> like Minneapolis, San Francisco and St. Louis. 
> Despite the booming economy, Ms. Burt said, there is no reason to
> believe the picture drawn by the study has changed significantly. The
> poverty rate remains almost the same, and other Housing Department
> studies show that rising rents and a steep decline in housing subsidies
> have left 5.3 million poor families in housing that was unaffordable or
> severely substandard, a record number. 
> "The economy is better but we are also cutting way back on the safety
> net," Ms. Burt said. "This is poverty-related as well as
> disability-related.
> Lots of people have problems; we have alcoholic senators -- they're not
> homeless." 
> Homeless people are among the poorest in the nation, with incomes
> averaging half the federal poverty level. Forty percent of those
> surveyed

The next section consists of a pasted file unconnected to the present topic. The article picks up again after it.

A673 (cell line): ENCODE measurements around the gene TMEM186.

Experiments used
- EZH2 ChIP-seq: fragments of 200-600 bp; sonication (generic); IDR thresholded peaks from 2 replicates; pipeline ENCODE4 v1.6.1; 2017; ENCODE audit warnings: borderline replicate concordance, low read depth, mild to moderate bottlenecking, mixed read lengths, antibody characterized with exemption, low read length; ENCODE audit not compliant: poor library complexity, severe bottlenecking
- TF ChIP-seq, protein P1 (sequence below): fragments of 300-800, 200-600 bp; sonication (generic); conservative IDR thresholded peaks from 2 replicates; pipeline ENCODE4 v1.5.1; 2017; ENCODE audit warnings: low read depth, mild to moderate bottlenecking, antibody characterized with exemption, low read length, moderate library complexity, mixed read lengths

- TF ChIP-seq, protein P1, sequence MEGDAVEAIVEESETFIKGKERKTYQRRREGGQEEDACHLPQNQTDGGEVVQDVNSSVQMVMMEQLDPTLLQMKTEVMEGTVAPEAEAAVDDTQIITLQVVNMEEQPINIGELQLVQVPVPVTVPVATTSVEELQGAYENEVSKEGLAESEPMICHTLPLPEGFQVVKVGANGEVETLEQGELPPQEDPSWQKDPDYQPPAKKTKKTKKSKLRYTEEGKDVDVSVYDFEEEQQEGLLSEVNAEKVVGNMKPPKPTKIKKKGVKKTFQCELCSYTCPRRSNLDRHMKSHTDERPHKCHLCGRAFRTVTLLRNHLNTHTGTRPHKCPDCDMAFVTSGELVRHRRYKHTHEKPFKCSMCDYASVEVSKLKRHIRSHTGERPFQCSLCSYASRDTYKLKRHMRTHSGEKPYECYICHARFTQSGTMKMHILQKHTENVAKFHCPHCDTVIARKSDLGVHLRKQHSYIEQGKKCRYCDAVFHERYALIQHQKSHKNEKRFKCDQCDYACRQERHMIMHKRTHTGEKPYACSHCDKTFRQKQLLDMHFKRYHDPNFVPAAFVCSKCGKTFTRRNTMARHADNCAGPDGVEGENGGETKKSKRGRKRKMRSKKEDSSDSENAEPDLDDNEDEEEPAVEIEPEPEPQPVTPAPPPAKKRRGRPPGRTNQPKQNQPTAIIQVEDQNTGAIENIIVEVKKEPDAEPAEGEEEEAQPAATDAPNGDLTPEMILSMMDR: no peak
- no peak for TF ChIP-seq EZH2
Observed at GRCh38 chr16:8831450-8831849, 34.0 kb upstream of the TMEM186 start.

> said they went without food one or more days in the previous month,
> compared with 3 percent of other poor Americans. Almost a third of
> homeless clients surveyed said they had slept on the streets or in other
> places not meant for habitation within the week before the survey. Yet,
> those in central cities were better off than their counterparts surveyed
> in
> 1987, mainly because they were more likely to have government benefits
> like public assistance and food stamps. 
> "The fact that most of these folks don't have Medicaid is a pretty
> damning statistic," said Dennis P. Culhane, a professor of social
> welfare